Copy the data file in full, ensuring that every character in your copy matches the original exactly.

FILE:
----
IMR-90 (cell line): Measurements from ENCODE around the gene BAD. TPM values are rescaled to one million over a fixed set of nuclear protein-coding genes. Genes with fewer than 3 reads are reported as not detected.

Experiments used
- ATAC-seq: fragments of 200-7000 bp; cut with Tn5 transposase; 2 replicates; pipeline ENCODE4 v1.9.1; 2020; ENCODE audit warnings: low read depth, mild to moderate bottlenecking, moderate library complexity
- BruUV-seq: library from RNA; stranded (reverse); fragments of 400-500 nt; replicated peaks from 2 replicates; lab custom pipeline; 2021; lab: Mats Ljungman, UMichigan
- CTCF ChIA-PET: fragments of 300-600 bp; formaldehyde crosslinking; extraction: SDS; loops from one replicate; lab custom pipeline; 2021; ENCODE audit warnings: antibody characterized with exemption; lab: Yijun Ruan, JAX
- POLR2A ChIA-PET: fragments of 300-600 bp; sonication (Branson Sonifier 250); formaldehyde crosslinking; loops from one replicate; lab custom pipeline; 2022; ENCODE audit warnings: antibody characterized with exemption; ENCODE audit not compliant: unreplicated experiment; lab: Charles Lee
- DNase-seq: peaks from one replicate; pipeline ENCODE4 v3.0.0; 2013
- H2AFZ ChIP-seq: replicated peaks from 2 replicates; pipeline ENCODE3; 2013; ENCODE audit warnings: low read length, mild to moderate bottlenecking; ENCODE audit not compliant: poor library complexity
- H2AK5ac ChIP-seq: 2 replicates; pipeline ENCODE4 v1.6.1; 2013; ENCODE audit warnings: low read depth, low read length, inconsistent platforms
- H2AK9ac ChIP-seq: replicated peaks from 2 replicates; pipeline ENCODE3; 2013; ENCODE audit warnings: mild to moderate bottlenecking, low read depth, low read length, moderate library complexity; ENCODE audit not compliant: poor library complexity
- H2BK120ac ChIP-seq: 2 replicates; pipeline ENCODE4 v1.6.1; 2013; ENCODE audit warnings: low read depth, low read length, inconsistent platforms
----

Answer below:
IMR-90 (cell line): Measurements from ENCODE around the gene BAD. TPM values are rescaled to one million over a fixed set of nuclear protein-coding genes. Genes with fewer than 3 reads are reported as not detected.

Experiments used
- ATAC-seq: fragments of 200-7000 bp; cut with Tn5 transposase; 2 replicates; pipeline ENCODE4 v1.9.1; 2020; ENCODE audit warnings: low read depth, mild to moderate bottlenecking, moderate library complexity
- BruUV-seq: library from RNA; stranded (reverse); fragments of 400-500 nt; replicated peaks from 2 replicates; lab custom pipeline; 2021; lab: Mats Ljungman, UMichigan
- CTCF ChIA-PET: fragments of 300-600 bp; formaldehyde crosslinking; extraction: SDS; loops from one replicate; lab custom pipeline; 2021; ENCODE audit warnings: antibody characterized with exemption; lab: Yijun Ruan, JAX
- POLR2A ChIA-PET: fragments of 300-600 bp; sonication (Branson Sonifier 250); formaldehyde crosslinking; loops from one replicate; lab custom pipeline; 2022; ENCODE audit warnings: antibody characterized with exemption; ENCODE audit not compliant: unreplicated experiment; lab: Charles Lee
- DNase-seq: peaks from one replicate; pipeline ENCODE4 v3.0.0; 2013
- H2AFZ ChIP-seq: replicated peaks from 2 replicates; pipeline ENCODE3; 2013; ENCODE audit warnings: low read length, mild to moderate bottlenecking; ENCODE audit not compliant: poor library complexity
- H2AK5ac ChIP-seq: 2 replicates; pipeline ENCODE4 v1.6.1; 2013; ENCODE audit warnings: low read depth, low read length, inconsistent platforms
- H2AK9ac ChIP-seq: replicated peaks from 2 replicates; pipeline ENCODE3; 2013; ENCODE audit warnings: mild to moderate bottlenecking, low read depth, low read length, moderate library complexity; ENCODE audit not compliant: poor library complexity
- H2BK120ac ChIP-seq: 2 replicates; pipeline ENCODE4 v1.6.1; 2013; ENCODE audit warnings: low read depth, low read length, inconsistent platforms